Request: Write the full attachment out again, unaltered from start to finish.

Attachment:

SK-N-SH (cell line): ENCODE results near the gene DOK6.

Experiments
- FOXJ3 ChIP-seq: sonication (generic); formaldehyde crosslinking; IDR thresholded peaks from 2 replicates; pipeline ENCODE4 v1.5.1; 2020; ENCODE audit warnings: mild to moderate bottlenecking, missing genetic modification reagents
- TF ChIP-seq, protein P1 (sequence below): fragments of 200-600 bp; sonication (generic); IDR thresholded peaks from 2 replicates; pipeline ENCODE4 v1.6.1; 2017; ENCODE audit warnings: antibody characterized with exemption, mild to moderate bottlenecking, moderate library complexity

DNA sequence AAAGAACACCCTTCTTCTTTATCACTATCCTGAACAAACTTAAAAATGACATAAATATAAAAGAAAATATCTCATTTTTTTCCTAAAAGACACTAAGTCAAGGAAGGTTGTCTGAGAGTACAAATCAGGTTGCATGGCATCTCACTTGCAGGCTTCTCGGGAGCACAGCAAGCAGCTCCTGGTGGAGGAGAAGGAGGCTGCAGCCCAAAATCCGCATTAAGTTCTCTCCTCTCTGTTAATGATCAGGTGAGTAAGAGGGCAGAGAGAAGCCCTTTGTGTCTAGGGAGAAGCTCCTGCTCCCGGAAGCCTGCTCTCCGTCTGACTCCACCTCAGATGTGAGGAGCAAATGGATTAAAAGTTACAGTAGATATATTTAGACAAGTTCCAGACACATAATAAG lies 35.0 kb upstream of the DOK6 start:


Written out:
SK-N-SH (cell line): ENCODE results near the gene DOK6.

Experiments
- FOXJ3 ChIP-seq: sonication (generic); formaldehyde crosslinking; IDR thresholded peaks from 2 replicates; pipeline ENCODE4 v1.5.1; 2020; ENCODE audit warnings: mild to moderate bottlenecking, missing genetic modification reagents
- TF ChIP-seq, protein P1 (sequence below): fragments of 200-600 bp; sonication (generic); IDR thresholded peaks from 2 replicates; pipeline ENCODE4 v1.6.1; 2017; ENCODE audit warnings: antibody characterized with exemption, mild to moderate bottlenecking, moderate library complexity

DNA sequence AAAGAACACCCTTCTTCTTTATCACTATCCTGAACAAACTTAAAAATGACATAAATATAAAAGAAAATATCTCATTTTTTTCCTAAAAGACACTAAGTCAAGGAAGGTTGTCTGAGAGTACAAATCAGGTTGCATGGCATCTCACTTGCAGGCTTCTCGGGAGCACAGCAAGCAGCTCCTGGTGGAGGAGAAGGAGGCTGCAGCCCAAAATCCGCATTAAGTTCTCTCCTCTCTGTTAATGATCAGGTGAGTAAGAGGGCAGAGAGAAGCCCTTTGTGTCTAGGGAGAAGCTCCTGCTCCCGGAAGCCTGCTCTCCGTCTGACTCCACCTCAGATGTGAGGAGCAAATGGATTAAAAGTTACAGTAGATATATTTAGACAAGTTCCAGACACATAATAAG lies 35.0 kb upstream of the DOK6 start: